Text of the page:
- Extend the life of legacy apps. This is a great advantage of a BPMS. If you have an older application, or a group of older applications that need refreshing but there's no budget to rewrite them/replace them, then a BPMS product can be implemented on top of the application(s) to become the layer that integrates apps or delivers additional value to the workers using the apps. Many companies that have implemented BPM suites have found that it cuts substantially into their maintenance backlog and reduces maintenance costs as well.
- Collect work metrics or meet SLAs. As BPM suites matured, they began to offer strong process monitoring capabilities for business managers. It's now possible to monitor work in real time, or look at analyses of work that has already been processed. By setting key performance indicators, BPM suites can become powerful management tools for managers and executives--not just for monitoring work in process but also for redirecting work when and if conditions require.
- Improve inaccurate, inconsistent or laborious manual work. This one is a real beauty for companies that have fallen way behind on refreshing their IT systems. I've personally seen companies realize as much as $5 million in savings the first year after implementing a BPMS because they had 1) fallen behind and relied upon laborious and duplicate data entry processes that generated data inaccuracies and customer satisfaction issues, 2) had massive, even heroic, manual activities associated with getting work completed and 3) relied extensively on paper documents and forms that were constantly misplaced. By implementing a BPMS to automate an archaic process quagmire, the savings can be huge.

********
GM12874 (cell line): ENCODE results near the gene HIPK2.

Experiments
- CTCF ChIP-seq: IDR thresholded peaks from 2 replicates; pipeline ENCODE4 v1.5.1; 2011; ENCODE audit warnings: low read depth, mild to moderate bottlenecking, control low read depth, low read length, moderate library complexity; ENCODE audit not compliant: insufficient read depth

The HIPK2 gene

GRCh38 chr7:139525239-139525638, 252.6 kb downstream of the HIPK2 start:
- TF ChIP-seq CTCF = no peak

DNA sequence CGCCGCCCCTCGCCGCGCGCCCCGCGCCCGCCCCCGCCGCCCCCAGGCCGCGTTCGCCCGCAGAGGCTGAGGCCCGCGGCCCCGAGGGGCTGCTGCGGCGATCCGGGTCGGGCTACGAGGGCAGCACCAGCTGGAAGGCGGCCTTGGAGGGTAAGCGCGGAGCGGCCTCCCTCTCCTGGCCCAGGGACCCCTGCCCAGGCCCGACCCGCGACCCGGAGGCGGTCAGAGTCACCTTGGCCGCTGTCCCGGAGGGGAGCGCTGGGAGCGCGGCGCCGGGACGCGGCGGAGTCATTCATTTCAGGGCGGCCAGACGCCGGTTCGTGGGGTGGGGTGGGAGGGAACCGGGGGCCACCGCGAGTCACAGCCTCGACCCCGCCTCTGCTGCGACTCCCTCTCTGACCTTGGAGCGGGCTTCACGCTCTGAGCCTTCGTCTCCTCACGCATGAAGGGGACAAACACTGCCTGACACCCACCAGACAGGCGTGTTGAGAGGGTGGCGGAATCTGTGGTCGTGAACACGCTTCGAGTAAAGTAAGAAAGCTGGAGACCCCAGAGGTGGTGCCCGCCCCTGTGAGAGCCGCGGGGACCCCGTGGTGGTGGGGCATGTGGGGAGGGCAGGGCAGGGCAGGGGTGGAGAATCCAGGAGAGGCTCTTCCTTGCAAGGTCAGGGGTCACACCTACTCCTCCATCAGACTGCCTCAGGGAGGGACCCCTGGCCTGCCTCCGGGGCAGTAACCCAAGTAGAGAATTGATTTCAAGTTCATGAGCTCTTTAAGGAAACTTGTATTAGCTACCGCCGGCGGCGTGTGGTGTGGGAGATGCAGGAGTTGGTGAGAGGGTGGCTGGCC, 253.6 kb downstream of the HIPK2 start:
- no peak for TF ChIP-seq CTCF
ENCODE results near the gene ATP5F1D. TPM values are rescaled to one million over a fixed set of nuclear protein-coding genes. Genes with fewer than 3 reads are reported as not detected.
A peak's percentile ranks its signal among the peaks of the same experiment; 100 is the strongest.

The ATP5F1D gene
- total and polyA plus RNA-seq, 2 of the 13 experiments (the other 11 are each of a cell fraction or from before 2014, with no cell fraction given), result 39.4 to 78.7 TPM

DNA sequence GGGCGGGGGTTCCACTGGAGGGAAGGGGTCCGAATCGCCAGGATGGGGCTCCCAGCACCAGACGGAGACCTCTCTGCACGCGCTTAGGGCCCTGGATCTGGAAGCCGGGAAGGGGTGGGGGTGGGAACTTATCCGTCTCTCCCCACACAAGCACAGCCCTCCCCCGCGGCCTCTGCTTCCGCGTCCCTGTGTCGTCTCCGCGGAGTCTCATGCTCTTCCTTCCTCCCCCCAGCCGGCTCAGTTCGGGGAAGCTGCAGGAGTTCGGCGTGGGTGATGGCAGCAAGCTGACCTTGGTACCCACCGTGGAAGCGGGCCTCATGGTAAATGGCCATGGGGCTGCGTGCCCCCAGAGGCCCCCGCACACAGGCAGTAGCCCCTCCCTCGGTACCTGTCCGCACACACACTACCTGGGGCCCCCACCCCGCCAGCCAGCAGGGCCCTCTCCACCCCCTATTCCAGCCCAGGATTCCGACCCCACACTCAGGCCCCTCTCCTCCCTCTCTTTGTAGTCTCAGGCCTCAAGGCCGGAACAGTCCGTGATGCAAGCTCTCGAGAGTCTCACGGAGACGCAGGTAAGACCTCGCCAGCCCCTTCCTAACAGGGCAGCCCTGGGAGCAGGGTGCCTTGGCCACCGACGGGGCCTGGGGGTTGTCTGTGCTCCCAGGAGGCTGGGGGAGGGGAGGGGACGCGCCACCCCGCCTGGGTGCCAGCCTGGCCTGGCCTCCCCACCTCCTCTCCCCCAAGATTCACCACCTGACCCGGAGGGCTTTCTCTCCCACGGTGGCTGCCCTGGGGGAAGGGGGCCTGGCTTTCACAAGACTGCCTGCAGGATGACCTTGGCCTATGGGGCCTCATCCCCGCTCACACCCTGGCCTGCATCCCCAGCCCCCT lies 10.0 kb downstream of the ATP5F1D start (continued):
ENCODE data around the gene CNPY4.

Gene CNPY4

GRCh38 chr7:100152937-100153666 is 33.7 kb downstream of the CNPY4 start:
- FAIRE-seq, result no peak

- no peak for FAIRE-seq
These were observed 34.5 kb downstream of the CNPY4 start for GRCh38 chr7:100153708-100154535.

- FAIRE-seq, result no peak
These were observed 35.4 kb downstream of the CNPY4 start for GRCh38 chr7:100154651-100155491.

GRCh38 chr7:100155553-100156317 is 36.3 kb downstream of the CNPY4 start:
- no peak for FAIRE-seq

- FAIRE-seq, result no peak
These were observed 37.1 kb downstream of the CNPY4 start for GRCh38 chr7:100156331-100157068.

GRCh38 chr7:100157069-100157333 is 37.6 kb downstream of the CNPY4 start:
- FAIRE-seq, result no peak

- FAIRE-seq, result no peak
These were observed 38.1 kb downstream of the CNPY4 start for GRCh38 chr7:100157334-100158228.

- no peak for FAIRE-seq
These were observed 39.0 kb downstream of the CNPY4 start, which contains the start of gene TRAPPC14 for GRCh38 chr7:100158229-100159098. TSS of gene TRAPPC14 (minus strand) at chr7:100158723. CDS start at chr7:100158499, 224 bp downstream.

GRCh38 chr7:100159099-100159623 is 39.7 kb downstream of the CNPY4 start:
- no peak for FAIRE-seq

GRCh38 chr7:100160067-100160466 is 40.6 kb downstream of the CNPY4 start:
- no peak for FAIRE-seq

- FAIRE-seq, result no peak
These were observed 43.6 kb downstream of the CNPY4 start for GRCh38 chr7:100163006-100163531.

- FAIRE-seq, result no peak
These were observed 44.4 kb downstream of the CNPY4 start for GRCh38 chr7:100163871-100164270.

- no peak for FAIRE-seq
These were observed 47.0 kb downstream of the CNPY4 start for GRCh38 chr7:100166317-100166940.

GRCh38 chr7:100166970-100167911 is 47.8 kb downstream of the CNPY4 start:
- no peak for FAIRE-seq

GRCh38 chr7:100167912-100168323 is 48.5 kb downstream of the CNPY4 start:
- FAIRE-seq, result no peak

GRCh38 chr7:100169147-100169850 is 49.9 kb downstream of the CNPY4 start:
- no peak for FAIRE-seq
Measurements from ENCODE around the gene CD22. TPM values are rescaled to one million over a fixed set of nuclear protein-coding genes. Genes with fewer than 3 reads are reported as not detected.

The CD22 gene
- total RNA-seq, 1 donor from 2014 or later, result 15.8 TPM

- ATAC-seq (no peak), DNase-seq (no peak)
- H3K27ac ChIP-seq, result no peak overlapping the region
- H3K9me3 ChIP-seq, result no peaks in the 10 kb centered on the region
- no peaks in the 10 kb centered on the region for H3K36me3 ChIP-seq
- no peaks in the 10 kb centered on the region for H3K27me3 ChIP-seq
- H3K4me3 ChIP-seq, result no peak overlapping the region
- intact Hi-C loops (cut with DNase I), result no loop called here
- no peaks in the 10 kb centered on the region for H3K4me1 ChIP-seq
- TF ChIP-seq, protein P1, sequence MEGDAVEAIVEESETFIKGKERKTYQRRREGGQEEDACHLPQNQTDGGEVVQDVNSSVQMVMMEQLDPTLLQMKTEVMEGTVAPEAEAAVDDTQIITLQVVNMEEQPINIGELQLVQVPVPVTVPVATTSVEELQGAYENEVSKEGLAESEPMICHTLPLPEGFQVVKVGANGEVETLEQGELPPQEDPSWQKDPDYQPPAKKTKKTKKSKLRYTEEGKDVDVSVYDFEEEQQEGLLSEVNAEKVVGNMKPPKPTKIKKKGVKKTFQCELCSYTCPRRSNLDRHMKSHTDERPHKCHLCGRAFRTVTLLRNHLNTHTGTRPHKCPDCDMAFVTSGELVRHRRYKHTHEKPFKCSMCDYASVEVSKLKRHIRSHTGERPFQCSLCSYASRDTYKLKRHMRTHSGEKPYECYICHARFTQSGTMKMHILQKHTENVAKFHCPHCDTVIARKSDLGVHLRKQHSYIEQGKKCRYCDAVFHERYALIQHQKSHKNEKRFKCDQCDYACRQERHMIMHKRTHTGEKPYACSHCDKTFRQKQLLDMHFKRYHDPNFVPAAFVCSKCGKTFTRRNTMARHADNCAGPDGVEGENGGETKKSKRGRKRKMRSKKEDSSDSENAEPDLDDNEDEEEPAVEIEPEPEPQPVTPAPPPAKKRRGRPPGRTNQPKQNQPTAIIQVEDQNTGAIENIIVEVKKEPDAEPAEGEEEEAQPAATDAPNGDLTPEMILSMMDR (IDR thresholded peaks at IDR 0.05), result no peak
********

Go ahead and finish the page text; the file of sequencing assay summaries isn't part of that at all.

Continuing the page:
- Capture process knowledge. Many companies in regulated industries (like manufacturing, pharmaceuticals, utilities, etc.) and government agencies are facing a steep climb in replacing retiring baby boomers. A US government study just came out last week that says more than 270,000 workers will be needed for "mission critical" jobs over the next three years. When organizations face that level of employee turnover, they often start documenting their business processes and nailing down all types of tacit and implicit knowledge. Definitely, modeling your business processes helps the organization gain more process knowledge, but there is a big caveat that comes with this approach. Many organizations fall prey to the ideat hat they can document their business processes in their favorite tool (Powerpoint, Visio, a process modeling too) and it will provide great value over time. In reality, unless the process model is tied to an execution engine, it will be outdated very quickly. That's because processes change much more frequently than we realize (see bullet 1 where I started . . . ). A BPMS product is one way to model the process for process knowledge and also link it to an execution engine that makes it much easier to update the process version as it changes over time.
I hope this list is valuable to you. It caught my eye and I thought I would share it.